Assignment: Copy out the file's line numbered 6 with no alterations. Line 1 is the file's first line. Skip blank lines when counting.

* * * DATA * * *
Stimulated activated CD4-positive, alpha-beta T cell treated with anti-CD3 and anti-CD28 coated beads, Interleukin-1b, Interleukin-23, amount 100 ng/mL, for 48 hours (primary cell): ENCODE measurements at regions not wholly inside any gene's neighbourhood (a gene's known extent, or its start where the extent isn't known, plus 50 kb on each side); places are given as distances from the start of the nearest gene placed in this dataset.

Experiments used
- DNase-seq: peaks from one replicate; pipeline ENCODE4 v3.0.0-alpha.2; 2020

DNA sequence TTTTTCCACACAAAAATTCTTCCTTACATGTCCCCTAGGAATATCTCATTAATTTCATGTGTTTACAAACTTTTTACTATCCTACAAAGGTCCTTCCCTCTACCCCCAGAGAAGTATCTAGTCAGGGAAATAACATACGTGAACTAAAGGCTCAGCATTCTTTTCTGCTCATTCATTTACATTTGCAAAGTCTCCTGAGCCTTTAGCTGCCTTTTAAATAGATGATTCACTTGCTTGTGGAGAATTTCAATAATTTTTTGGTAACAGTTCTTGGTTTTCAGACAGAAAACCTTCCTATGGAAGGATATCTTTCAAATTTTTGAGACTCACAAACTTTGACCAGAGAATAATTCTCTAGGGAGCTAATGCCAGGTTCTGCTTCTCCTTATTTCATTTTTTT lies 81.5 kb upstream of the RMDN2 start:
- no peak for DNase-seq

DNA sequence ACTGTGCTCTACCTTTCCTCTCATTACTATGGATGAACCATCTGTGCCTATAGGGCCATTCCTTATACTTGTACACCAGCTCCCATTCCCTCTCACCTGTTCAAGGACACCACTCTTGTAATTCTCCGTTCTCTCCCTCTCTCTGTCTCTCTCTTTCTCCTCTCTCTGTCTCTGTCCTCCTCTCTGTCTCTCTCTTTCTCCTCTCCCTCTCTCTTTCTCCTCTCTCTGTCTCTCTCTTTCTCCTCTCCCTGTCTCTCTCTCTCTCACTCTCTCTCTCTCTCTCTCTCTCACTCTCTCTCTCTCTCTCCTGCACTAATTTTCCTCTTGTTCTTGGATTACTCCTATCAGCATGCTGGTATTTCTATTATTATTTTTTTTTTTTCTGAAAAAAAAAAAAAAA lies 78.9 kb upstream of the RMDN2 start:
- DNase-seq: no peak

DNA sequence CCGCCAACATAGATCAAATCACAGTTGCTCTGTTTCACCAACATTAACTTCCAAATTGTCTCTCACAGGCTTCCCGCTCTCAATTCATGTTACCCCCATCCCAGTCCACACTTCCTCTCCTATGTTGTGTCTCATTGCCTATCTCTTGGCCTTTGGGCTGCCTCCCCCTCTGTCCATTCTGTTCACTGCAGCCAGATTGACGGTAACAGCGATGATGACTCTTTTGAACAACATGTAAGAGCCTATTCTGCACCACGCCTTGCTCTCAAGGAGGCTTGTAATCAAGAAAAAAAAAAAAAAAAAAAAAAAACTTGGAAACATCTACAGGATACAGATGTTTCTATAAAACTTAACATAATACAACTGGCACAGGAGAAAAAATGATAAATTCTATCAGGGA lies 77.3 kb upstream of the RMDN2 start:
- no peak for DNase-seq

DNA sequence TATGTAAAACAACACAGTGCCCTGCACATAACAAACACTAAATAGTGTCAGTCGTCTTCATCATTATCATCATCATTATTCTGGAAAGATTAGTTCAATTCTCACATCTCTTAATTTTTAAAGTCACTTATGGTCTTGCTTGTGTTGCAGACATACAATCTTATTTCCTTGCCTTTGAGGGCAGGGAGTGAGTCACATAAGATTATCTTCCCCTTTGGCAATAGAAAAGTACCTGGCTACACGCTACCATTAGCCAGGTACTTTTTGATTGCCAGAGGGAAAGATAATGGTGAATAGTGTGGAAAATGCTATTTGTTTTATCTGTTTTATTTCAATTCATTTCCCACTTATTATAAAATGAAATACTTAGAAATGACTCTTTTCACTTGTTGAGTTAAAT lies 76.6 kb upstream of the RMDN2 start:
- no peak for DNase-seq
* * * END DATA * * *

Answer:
DNA sequence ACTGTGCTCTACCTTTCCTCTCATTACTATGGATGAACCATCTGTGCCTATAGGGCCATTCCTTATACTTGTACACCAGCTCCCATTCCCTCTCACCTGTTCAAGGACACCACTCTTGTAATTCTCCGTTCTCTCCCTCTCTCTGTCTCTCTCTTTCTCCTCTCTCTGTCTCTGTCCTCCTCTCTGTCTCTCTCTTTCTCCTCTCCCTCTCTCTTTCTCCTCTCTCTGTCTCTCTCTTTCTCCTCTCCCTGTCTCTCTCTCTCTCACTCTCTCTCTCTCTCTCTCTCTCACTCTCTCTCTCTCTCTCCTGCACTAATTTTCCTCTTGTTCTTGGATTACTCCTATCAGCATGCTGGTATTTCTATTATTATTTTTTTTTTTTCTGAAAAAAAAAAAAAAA lies 78.9 kb upstream of the RMDN2 start: